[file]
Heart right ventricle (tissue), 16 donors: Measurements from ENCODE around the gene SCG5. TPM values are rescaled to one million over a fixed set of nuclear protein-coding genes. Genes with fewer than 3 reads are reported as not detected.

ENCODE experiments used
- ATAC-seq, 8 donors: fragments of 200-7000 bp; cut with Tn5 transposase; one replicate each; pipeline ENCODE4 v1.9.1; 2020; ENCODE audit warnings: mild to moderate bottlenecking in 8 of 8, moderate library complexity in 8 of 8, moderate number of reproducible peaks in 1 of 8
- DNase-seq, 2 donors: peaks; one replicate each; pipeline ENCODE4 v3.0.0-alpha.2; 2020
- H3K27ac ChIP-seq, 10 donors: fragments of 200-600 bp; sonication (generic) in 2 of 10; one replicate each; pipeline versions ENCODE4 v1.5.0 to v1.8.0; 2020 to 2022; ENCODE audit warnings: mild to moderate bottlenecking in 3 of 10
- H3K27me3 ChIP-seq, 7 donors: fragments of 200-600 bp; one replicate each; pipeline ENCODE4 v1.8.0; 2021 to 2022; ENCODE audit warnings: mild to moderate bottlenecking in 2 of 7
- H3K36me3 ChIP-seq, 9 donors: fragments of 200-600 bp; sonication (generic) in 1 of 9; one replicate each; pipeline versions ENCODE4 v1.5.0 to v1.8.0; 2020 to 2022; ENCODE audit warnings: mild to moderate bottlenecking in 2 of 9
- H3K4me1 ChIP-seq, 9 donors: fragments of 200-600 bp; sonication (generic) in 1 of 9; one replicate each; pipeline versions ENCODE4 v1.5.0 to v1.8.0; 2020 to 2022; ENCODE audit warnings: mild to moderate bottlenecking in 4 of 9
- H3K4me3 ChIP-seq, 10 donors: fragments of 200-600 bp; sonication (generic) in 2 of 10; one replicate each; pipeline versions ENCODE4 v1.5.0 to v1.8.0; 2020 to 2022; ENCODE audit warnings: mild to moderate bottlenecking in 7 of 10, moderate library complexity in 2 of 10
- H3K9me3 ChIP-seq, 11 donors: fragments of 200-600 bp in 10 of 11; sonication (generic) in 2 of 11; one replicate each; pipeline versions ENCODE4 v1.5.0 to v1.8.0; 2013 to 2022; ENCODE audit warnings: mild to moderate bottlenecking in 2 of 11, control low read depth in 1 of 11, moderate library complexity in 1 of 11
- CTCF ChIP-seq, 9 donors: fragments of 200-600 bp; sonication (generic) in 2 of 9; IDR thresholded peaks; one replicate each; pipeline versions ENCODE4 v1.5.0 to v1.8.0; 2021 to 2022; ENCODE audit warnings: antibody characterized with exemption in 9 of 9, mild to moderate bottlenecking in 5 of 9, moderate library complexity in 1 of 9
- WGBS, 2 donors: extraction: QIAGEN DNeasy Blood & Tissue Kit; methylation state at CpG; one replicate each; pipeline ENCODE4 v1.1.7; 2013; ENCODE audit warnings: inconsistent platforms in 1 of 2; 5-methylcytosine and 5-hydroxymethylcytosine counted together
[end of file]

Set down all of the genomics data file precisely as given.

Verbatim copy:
Heart right ventricle (tissue), 16 donors: Measurements from ENCODE around the gene SCG5. TPM values are rescaled to one million over a fixed set of nuclear protein-coding genes. Genes with fewer than 3 reads are reported as not detected.

ENCODE experiments used
- ATAC-seq, 8 donors: fragments of 200-7000 bp; cut with Tn5 transposase; one replicate each; pipeline ENCODE4 v1.9.1; 2020; ENCODE audit warnings: mild to moderate bottlenecking in 8 of 8, moderate library complexity in 8 of 8, moderate number of reproducible peaks in 1 of 8
- DNase-seq, 2 donors: peaks; one replicate each; pipeline ENCODE4 v3.0.0-alpha.2; 2020
- H3K27ac ChIP-seq, 10 donors: fragments of 200-600 bp; sonication (generic) in 2 of 10; one replicate each; pipeline versions ENCODE4 v1.5.0 to v1.8.0; 2020 to 2022; ENCODE audit warnings: mild to moderate bottlenecking in 3 of 10
- H3K27me3 ChIP-seq, 7 donors: fragments of 200-600 bp; one replicate each; pipeline ENCODE4 v1.8.0; 2021 to 2022; ENCODE audit warnings: mild to moderate bottlenecking in 2 of 7
- H3K36me3 ChIP-seq, 9 donors: fragments of 200-600 bp; sonication (generic) in 1 of 9; one replicate each; pipeline versions ENCODE4 v1.5.0 to v1.8.0; 2020 to 2022; ENCODE audit warnings: mild to moderate bottlenecking in 2 of 9
- H3K4me1 ChIP-seq, 9 donors: fragments of 200-600 bp; sonication (generic) in 1 of 9; one replicate each; pipeline versions ENCODE4 v1.5.0 to v1.8.0; 2020 to 2022; ENCODE audit warnings: mild to moderate bottlenecking in 4 of 9
- H3K4me3 ChIP-seq, 10 donors: fragments of 200-600 bp; sonication (generic) in 2 of 10; one replicate each; pipeline versions ENCODE4 v1.5.0 to v1.8.0; 2020 to 2022; ENCODE audit warnings: mild to moderate bottlenecking in 7 of 10, moderate library complexity in 2 of 10
- H3K9me3 ChIP-seq, 11 donors: fragments of 200-600 bp in 10 of 11; sonication (generic) in 2 of 11; one replicate each; pipeline versions ENCODE4 v1.5.0 to v1.8.0; 2013 to 2022; ENCODE audit warnings: mild to moderate bottlenecking in 2 of 11, control low read depth in 1 of 11, moderate library complexity in 1 of 11
- CTCF ChIP-seq, 9 donors: fragments of 200-600 bp; sonication (generic) in 2 of 9; IDR thresholded peaks; one replicate each; pipeline versions ENCODE4 v1.5.0 to v1.8.0; 2021 to 2022; ENCODE audit warnings: antibody characterized with exemption in 9 of 9, mild to moderate bottlenecking in 5 of 9, moderate library complexity in 1 of 9
- WGBS, 2 donors: extraction: QIAGEN DNeasy Blood & Tissue Kit; methylation state at CpG; one replicate each; pipeline ENCODE4 v1.1.7; 2013; ENCODE audit warnings: inconsistent platforms in 1 of 2; 5-methylcytosine and 5-hydroxymethylcytosine counted together